The Texas Department of Public Safety might as well be called the Texas Department of Public Invasiveness.
They’ve launched a plan to fingerprint every single person of driving age in the state, after which they will add the person’s prints to the criminal database.
Is it just me or is that a rather Dystopian plan?
Jon Cassidy of Watchdog.org writes:
The credit for breaking the news on those two items goes to consumer affairs columnist Dave Lieber of the Dallas Morning News, whose long-running “Watchdog” column often shows up in my Google Alerts, for obvious reasons.
As an old-school columnist, Lieber tends to keep his opinions subdued, and he doesn’t generally call people dishonest. But I have no problem with doing that, so I’d like to point out that the DPS spokesman he quotes at length is less than straightforward about his department’s legal authority.
Last month, Lieber broke the news that DPS had started collecting full sets of fingerprints on everyone who went in to renew their license.
Lieber quotes an entire email from DPS spokesman Tom Vinger, who quotes Transportation Code Sec. 521.059 at length, including the key phrase, “The department shall establish an image verification system based on the following identifiers collected by the department: ….an applicant’s thumbprints or fingerprints.” (source)
So the gist of this is: if you don’t allow the “authorities” to take your prints and file them away in the event that you commit some heinous crime in the future, you won’t be issued a driver’s license in the state of Texas. This means you’d theoretically be unable to drive or get insurance, because you’d be unlicensed. If you can’t get insurance, it will be difficult to own a car. This, of course, could effect your livelihood, your ability to get your kids to school, and myriad other day-to-day issues. I’m a big fan of opting out, but this makes it a lot more difficult for the average Joe or Josephine to do so.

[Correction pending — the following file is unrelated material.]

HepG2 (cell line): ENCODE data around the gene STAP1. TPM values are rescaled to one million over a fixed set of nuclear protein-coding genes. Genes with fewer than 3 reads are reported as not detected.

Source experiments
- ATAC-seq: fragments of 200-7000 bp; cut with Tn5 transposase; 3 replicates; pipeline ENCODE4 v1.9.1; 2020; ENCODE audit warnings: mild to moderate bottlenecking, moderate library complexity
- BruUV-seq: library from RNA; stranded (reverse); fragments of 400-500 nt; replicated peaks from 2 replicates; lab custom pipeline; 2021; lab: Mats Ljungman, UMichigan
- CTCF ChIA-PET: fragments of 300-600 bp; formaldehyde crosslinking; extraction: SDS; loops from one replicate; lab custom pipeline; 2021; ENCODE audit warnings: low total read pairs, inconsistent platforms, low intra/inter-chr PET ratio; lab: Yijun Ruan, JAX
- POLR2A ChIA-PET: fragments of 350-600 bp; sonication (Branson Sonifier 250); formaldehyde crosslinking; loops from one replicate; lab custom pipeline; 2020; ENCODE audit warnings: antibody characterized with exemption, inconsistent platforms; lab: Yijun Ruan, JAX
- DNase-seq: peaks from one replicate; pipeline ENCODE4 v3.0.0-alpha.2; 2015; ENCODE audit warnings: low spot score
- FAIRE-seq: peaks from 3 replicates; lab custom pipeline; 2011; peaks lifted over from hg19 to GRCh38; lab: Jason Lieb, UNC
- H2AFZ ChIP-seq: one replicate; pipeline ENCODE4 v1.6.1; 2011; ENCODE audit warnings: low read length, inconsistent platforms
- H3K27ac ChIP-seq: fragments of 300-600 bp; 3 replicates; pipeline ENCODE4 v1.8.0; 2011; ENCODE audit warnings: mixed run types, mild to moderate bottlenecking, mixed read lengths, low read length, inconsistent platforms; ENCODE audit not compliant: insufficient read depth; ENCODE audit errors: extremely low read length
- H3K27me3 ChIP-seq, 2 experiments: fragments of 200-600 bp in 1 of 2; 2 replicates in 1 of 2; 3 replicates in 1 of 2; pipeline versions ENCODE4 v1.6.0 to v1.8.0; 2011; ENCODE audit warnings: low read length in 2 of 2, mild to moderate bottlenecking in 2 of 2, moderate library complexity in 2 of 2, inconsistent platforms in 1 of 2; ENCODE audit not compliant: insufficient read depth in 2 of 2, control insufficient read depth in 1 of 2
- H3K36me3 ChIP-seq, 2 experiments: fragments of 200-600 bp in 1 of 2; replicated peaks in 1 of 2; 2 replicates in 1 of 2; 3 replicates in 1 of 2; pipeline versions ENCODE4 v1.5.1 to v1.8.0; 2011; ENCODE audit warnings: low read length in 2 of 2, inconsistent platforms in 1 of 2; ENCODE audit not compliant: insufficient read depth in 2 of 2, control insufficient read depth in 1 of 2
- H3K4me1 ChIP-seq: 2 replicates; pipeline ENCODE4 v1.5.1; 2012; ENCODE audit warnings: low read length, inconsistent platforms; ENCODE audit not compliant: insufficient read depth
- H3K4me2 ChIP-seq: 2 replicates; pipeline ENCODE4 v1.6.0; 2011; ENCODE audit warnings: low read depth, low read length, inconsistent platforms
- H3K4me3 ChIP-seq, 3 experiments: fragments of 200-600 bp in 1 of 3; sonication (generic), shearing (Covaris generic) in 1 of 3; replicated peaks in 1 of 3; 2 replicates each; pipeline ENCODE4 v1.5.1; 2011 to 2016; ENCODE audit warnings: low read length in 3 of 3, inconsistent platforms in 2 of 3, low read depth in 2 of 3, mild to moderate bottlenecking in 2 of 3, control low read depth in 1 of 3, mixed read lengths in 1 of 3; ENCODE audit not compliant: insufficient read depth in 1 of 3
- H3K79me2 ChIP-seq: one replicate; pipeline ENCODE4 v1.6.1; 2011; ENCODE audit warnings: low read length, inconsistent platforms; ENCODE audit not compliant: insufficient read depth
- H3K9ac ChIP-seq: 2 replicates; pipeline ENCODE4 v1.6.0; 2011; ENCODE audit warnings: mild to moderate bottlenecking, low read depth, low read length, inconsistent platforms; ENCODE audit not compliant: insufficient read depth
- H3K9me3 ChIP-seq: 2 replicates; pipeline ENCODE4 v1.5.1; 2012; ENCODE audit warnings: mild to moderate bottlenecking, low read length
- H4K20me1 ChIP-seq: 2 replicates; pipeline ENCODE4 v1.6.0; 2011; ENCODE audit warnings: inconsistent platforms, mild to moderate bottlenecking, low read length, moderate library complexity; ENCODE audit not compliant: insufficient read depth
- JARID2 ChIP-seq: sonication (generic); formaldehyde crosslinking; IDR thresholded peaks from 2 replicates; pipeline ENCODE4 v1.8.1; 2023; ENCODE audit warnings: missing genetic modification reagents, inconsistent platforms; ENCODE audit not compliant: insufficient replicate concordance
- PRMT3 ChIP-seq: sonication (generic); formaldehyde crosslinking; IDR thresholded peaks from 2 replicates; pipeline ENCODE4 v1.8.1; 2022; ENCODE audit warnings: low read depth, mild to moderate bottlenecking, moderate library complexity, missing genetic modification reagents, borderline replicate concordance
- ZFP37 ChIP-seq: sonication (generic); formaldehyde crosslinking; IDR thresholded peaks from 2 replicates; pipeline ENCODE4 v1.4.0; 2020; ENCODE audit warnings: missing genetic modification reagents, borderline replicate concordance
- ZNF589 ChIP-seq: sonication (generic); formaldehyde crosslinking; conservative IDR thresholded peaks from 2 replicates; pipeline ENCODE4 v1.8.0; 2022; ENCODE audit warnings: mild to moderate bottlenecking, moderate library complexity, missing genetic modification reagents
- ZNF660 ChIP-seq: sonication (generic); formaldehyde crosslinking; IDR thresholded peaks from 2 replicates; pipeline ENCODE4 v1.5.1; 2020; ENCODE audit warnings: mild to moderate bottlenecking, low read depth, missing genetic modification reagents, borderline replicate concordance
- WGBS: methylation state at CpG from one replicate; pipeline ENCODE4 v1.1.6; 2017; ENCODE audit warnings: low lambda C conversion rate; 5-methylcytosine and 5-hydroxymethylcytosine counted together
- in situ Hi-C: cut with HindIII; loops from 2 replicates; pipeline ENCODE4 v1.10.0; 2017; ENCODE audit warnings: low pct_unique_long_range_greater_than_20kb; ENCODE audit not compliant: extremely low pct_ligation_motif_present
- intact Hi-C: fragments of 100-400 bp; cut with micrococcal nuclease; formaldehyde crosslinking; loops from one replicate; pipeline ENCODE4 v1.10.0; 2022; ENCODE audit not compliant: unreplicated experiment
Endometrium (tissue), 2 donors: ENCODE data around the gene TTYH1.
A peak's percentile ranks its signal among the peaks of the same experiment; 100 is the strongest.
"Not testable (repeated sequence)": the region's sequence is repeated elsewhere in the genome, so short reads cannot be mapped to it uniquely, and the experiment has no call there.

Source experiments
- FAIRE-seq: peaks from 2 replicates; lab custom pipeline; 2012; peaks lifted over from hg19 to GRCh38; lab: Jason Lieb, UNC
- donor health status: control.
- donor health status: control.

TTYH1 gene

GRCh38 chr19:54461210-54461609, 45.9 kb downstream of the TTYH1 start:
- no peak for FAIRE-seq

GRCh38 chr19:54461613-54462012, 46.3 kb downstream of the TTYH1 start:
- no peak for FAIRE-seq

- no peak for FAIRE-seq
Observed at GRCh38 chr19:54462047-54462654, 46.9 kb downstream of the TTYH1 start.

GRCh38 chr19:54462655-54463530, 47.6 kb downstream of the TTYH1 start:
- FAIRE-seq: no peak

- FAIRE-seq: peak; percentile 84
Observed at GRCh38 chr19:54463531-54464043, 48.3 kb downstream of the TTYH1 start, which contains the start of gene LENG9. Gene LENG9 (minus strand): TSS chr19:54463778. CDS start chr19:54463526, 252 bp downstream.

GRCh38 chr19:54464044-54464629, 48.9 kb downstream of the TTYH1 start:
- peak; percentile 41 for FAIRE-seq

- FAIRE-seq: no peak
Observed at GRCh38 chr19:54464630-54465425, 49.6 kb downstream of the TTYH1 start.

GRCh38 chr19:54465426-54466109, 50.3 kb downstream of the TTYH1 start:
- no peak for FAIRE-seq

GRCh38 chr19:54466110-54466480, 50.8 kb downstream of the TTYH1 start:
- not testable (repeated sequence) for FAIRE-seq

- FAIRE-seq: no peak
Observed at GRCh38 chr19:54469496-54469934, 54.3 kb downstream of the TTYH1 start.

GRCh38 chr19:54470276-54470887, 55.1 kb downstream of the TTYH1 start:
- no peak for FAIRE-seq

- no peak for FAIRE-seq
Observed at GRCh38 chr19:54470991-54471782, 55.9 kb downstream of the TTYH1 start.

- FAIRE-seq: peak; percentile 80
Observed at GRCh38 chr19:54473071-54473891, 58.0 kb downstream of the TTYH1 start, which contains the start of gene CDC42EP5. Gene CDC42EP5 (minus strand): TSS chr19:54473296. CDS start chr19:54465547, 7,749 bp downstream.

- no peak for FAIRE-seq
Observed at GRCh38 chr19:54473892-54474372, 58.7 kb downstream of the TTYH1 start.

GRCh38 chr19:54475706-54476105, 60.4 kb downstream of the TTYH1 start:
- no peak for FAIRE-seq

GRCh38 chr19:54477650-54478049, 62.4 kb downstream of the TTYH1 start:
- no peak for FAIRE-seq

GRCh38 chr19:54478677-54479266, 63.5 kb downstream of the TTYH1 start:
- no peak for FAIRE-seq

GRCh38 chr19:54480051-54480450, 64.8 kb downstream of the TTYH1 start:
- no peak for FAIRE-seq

Doesn’t this sound like a pre-crime system, gathering evidence for the potential day in the future when they wish to use a person’s cataloged prints to identify them? At the very least, it is an invasion of personal privacy that is being enforced by hindering one’s ability to travel freely.
According to the laws on the books, it’s legal to take ONE print, but not a set of ten.
To get the full context, you’d have to go back to the original bill that was signed into law, and then look up the relevant section of law, which states that an application for a drivers’ license “must include: 1) the thumbprints of the applicant or, if thumbprints cannot be taken, the index fingerprints of the applicant.”
So that’s why the law mentions fingerprints – it’s index fingerprints, not a full set of 10 fingerprints. While the law mentions that those records can be used by law enforcement agencies investigating a crime, it doesn’t say anything about making them generally available in a criminal database.
According to Lieber, a political science professor at Texas Christian University named Donald W. Jackson, who has a new organization called the North Texas Civil Rights Project, is offering legal support if anybody wants to challenge this new policy in court. (source)
I bet a lot of Texans will have one particular fingerprint they’ll be happy to give – the middle one.